A new way to screen ancient human remains for infectious disease is reported in the journal Scientific Reports this week. The proof-of-principle study uses a microbial detection array to correctly identify the DNA of the previously verified bacterial pathogen in two ancient human samples. The technique may represent an efficient and inexpensive palaeopathological tool to study health across time as well as space.
One of the challenges facing research into the origins of infectious disease and population health is that ancient human remains typically contain highly degraded DNA in which the infecting species often represent minority components. This can make sequence-based metagenomic analyses costly and time-consuming. Hendrik Poinar and colleagues suggest that microarrays, whose versatility is well established for modern clinical specimens, might offer a rapid but comprehensive snapshot of microbial diversity in complex samples without the lengthy analysis and high costs associated with high-throughput screening.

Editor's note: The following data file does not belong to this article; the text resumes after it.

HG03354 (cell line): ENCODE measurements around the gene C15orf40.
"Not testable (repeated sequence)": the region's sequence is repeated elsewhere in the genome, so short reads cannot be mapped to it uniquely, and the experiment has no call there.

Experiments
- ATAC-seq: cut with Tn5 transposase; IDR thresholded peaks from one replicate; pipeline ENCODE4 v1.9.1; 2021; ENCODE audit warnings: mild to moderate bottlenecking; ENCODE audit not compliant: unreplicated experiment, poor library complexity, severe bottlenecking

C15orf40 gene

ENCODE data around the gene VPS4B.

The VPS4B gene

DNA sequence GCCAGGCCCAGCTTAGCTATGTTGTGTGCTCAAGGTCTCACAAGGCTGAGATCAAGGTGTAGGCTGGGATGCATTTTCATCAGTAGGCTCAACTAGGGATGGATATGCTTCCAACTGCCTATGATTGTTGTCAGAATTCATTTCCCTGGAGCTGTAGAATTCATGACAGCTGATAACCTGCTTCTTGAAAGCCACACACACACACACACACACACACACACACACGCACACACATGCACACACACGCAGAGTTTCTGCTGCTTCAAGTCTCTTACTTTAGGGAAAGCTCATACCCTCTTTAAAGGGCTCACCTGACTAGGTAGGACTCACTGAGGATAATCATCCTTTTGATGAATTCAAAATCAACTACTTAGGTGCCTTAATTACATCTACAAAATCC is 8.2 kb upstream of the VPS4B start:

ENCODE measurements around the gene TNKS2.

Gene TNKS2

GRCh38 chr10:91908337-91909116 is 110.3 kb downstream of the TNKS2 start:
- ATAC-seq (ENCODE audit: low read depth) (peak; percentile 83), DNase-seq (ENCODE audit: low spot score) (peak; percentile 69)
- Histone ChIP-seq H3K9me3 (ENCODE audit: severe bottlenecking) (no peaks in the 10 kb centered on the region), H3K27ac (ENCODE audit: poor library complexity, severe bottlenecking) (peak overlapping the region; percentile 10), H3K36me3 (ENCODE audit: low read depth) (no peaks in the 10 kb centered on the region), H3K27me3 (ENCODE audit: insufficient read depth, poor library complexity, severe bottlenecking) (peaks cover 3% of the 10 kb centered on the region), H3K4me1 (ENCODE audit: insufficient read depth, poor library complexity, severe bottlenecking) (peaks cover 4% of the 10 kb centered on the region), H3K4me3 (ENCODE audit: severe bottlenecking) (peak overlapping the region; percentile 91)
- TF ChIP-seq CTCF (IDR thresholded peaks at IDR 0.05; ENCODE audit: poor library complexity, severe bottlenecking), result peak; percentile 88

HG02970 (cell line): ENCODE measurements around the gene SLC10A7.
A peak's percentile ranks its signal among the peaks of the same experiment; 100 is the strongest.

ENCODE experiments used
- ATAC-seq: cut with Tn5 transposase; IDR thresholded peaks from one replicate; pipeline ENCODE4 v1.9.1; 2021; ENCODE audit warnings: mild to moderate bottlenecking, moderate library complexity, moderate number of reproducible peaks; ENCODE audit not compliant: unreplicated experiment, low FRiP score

The authors use the Lawrence Livermore Microbial Detection Array (LLMDA) to successfully identify previously verified bacterial human pathogens, including Vibrio cholerae (cholera) in an intestinal specimen from AD 1849 and Yersinia pestis (‘Black Death’ plague) in a tooth from AD 1348. The findings demonstrate that the LLMDA can identify primary and/or co-infecting bacterial pathogens in ancient samples. The research highlights the potential of microarrays to become a useful screening tool for archaeological samples whereby microbial profiles can be swiftly, cheaply and accurately reconstructed.